The Truth Behind Vegetarianism

by Alexandra Cushman on March 14, 2014

Although the majority of humans choose to partake in an omnivorous diet, 2.5% of Americans currently choose to follow one of vegetarianism. The vegetarian diet is comprised primarily of plant foods, and does not include fish or meat of any kind. While many choose to partake in the diet for its physical health benefits, several also choose it for psychological or ethical reasons. While the diet is known for its numerous health benefits, it does not come free of risks. Numerous studies have therefore been conducted to assess whether or not the vegetarian diet is superior to that of an omnivorous one.

 

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Much of the evidence from these studies suggests that vegetarian diets offer distinct advantages over omnivorous ones. The benefits of the vegetarian diet arise from its reduced levels of animal proteins, cholesterol and saturated fat. These low levels of fat put vegetarians at low risk for developing diabetes, obesity, hypertension, heart disease, metabolic syndrome, ovarian and breast cancers (Marsh K., Zeuschner C., Saunders A., 2012). A recent dietary intervention of individuals with obesity and type II diabetes supports the cardiovascular health benefits of vegetarianism. The study’s intervention group was comprised of clinically obese individuals diagnosed with diabetes II, who were fed a strict vegetarian diet over an 18 week period. The result of the 18 week intervention period was an average weight loss of 2.6kg, and a mean fall in LDL cholesterol levels. In addition to this, the intervention group experienced lower plasma lipid levels and increased glycemic control. These low levels are associated with a decrease in the risk of coronary heart disease, the most consistent benefit of a vegetarian diet. Low risk of chronic cardiovascular disease in vegetarians can also be attributed to an average lower body mass index, and higher level of physical activity (Marsh K., Zeuschner C., Saunders A., 2012).

Protection against chronic cardiovascular disease is not the only benefit to a vegetarian diet. The diet, rich in complex carbohydrates, provides exceptional amounts of the body’s essential vitamins and nutrients. These include high levels of dietary fiber, vitamins E and C, folic acids, carotenoids and phytochemicals. These vitamins and nutrients possess various strengthening properties for the body’s teeth, hair and nails, as well as benefits to digestion and sight. Vegetarian diets provide copious amounts of these nutrients, as well as essential minerals such as iron. Iron is essential to life, and is the transport protein that carries oxygen to the blood allowing for successful cellular respiration in the body’s tissues (UCSF, 2014). Staples in the vegetarian diet such as beans and dark leafy greens are excellent sources of iron, and aide in reducing vegetarian’s risk of developing anemia (iron deficiency). Recent studies have shown that despite a lack of meat consumption (a major source of iron), vegetarians are at no higher a risk for developing anemia than non-vegetarians (Haddad A., Tansman J., 2003).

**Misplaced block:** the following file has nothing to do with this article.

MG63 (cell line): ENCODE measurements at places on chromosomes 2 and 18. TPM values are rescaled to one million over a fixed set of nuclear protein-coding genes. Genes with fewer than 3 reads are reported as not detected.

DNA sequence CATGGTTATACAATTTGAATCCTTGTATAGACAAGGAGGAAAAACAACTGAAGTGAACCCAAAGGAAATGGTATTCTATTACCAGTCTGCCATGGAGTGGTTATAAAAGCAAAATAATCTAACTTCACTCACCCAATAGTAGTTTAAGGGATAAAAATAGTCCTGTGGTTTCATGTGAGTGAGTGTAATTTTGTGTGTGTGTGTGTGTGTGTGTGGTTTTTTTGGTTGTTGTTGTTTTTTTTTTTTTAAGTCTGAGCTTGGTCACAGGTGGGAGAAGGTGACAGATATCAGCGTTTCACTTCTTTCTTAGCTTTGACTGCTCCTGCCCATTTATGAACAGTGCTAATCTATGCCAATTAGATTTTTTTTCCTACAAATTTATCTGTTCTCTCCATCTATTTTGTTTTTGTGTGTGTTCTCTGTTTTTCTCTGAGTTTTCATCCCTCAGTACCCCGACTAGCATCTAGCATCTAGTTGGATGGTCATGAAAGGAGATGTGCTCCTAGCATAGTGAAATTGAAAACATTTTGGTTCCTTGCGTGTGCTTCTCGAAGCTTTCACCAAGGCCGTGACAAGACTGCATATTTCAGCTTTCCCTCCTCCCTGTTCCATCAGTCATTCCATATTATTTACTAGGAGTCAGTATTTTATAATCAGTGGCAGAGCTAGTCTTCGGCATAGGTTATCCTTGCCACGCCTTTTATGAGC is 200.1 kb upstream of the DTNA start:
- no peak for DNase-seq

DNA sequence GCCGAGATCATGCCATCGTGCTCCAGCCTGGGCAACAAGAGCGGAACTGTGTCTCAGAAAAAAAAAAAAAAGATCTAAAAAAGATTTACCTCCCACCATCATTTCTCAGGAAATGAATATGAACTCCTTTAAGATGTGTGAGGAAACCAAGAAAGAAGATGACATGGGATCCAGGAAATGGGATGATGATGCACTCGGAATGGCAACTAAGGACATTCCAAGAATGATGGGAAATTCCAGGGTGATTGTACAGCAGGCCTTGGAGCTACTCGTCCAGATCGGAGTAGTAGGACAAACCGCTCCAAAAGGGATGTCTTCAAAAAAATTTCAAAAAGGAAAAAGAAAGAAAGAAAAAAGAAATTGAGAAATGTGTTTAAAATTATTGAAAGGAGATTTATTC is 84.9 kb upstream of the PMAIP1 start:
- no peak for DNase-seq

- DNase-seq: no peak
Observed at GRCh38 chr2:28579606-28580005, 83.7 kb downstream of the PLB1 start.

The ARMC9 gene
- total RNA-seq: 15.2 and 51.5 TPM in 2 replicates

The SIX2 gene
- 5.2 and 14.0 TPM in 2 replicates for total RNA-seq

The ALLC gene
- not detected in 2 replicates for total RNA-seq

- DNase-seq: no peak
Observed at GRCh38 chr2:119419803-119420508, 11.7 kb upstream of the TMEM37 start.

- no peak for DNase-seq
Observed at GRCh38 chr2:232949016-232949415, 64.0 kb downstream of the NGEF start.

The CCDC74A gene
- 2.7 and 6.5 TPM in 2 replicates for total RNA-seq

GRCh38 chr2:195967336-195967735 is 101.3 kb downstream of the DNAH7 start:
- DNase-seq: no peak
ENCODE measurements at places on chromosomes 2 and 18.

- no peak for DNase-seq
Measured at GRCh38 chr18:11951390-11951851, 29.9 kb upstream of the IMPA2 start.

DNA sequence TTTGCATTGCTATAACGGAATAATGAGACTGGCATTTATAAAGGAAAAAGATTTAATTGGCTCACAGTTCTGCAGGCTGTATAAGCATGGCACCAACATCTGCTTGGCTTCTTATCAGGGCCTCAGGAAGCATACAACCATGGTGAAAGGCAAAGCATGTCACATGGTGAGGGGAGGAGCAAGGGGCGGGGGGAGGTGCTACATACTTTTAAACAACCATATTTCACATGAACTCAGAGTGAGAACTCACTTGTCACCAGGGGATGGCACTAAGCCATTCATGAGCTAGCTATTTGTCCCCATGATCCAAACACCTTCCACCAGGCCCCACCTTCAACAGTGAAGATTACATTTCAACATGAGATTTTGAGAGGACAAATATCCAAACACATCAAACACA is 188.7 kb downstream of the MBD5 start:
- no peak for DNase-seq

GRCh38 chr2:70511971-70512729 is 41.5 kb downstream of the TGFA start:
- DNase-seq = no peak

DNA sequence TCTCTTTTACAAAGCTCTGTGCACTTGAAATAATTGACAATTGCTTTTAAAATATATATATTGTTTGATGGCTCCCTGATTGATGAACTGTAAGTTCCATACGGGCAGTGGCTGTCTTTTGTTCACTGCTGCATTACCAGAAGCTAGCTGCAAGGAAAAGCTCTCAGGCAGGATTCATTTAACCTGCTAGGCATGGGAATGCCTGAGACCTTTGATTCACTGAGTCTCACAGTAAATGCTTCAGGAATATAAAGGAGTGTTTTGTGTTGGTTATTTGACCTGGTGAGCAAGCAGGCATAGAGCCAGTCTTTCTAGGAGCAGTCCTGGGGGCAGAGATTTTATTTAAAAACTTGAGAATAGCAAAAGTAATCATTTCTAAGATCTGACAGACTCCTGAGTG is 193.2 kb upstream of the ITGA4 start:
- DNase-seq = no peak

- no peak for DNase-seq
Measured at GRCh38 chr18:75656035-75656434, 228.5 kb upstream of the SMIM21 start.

While partaking in a plant based diet provides individuals with many health benefits, it also places them at serious health risks. These risks are nutritional deficiencies that may result from a vegetarian’s poor meal planning or lack of proper vitamin and mineral supplementation. One of the major challenges for vegetarians is finding appropriate sources of protein, a macronutrient found most abundantly in meats. Protein has more physiological functions in the body than any other macronutrient, and thus is absolutely necessary for successful bodily functions. Although found in every cell of the body, protein functions chiefly in the processes of transportation and pH balance. A lack of the macronutrient causes tissue breakdown, and in serious cases atrophies of the heart and muscles (American Dietetic Association, 2013). In order to avoid these serious health risks, the American Dietetic Association suggests that every individual consume .4g of protein/day for every one pound of body weight. A woman weighing 120 pounds therefore needs approximately 48g of protein per day. Again, this nutritional guideline is often difficult for vegetarians to meet because their diet lacks meat, the most significant food source of protein.

In addition to protein deficiency, a plant based diet places vegetarians at high risk for vitamin B12 and calcium deficiencies. Vitamin B12 is a vitamin essential to the body’s successful immune function, but is not made naturally in the body nor found in plant foods (Haddad H. et al., 2013). Fortified foods and vitamin B12 supplements are therefore a necessary staple in the vegetarian diet. Without these, vegetarians place themselves at high risk for developing vitamin B12 deficiency anemia, as well as serious problems in immune and cognitive functioning. Despite this high risk, studies show that the majority of vegetarians are vitamin B12 deficient, which is an area of serious health concern (Haddad E. et al, 2013).

 

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Calcium deficiency is an additional threat to cognitive and immune function. While calcium is most well-known for its role in maintaining strong bones, the mineral also plays a role in almost every function of the body. Without the American Dietetic Association’s recommended 1000mg of calcium per day (American Dietetic Association, 2013), vegetarians are at risk for osteoporosis, chronic numbness, convulsions, and life threatening heart problems. In order to prevent calcium deficiency, vegetarians must consume three to four full servings of calcium per day. These are most commonly found in dairy products such as milk, yogurt, and cheese, as well as vegetables such as collard greens and turnips (American Dietetic Association, 2013).